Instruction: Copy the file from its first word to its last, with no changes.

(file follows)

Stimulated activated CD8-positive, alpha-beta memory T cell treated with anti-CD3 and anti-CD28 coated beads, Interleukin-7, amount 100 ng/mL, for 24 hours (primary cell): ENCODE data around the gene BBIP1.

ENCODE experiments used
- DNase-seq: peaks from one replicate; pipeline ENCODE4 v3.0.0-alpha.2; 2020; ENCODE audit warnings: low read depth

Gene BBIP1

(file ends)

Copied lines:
Stimulated activated CD8-positive, alpha-beta memory T cell treated with anti-CD3 and anti-CD28 coated beads, Interleukin-7, amount 100 ng/mL, for 24 hours (primary cell): ENCODE data around the gene BBIP1.

ENCODE experiments used
- DNase-seq: peaks from one replicate; pipeline ENCODE4 v3.0.0-alpha.2; 2020; ENCODE audit warnings: low read depth

Gene BBIP1